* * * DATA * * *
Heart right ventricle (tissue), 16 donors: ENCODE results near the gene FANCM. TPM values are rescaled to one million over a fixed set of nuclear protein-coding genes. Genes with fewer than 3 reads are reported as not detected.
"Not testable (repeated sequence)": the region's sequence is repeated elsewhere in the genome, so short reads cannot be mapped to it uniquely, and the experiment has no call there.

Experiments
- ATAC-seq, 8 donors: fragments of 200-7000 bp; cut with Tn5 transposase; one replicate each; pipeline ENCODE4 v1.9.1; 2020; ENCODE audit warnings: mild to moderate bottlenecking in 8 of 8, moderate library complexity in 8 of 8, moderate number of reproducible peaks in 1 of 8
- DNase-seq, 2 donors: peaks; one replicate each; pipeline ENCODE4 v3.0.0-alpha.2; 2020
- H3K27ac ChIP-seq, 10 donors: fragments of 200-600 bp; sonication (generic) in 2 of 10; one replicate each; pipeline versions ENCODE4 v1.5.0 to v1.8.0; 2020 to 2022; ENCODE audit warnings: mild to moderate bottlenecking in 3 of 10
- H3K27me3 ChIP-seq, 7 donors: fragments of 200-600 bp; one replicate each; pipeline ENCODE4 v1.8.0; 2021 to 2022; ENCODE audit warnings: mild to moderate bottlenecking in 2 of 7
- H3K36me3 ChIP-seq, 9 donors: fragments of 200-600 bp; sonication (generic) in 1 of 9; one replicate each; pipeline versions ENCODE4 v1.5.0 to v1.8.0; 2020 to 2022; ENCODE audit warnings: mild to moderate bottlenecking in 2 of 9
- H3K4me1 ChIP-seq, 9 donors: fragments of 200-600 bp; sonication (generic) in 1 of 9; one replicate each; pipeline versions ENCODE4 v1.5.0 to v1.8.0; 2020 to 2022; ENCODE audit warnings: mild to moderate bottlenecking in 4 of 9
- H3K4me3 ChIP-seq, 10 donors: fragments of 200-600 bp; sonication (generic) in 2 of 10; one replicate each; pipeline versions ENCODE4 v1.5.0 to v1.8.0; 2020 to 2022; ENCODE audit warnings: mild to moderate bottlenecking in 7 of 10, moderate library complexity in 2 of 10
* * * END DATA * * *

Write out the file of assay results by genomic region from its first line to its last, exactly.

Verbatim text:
Heart right ventricle (tissue), 16 donors: ENCODE results near the gene FANCM. TPM values are rescaled to one million over a fixed set of nuclear protein-coding genes. Genes with fewer than 3 reads are reported as not detected.
"Not testable (repeated sequence)": the region's sequence is repeated elsewhere in the genome, so short reads cannot be mapped to it uniquely, and the experiment has no call there.

Experiments
- ATAC-seq, 8 donors: fragments of 200-7000 bp; cut with Tn5 transposase; one replicate each; pipeline ENCODE4 v1.9.1; 2020; ENCODE audit warnings: mild to moderate bottlenecking in 8 of 8, moderate library complexity in 8 of 8, moderate number of reproducible peaks in 1 of 8
- DNase-seq, 2 donors: peaks; one replicate each; pipeline ENCODE4 v3.0.0-alpha.2; 2020
- H3K27ac ChIP-seq, 10 donors: fragments of 200-600 bp; sonication (generic) in 2 of 10; one replicate each; pipeline versions ENCODE4 v1.5.0 to v1.8.0; 2020 to 2022; ENCODE audit warnings: mild to moderate bottlenecking in 3 of 10
- H3K27me3 ChIP-seq, 7 donors: fragments of 200-600 bp; one replicate each; pipeline ENCODE4 v1.8.0; 2021 to 2022; ENCODE audit warnings: mild to moderate bottlenecking in 2 of 7
- H3K36me3 ChIP-seq, 9 donors: fragments of 200-600 bp; sonication (generic) in 1 of 9; one replicate each; pipeline versions ENCODE4 v1.5.0 to v1.8.0; 2020 to 2022; ENCODE audit warnings: mild to moderate bottlenecking in 2 of 9
- H3K4me1 ChIP-seq, 9 donors: fragments of 200-600 bp; sonication (generic) in 1 of 9; one replicate each; pipeline versions ENCODE4 v1.5.0 to v1.8.0; 2020 to 2022; ENCODE audit warnings: mild to moderate bottlenecking in 4 of 9
- H3K4me3 ChIP-seq, 10 donors: fragments of 200-600 bp; sonication (generic) in 2 of 10; one replicate each; pipeline versions ENCODE4 v1.5.0 to v1.8.0; 2020 to 2022; ENCODE audit warnings: mild to moderate bottlenecking in 7 of 10, moderate library complexity in 2 of 10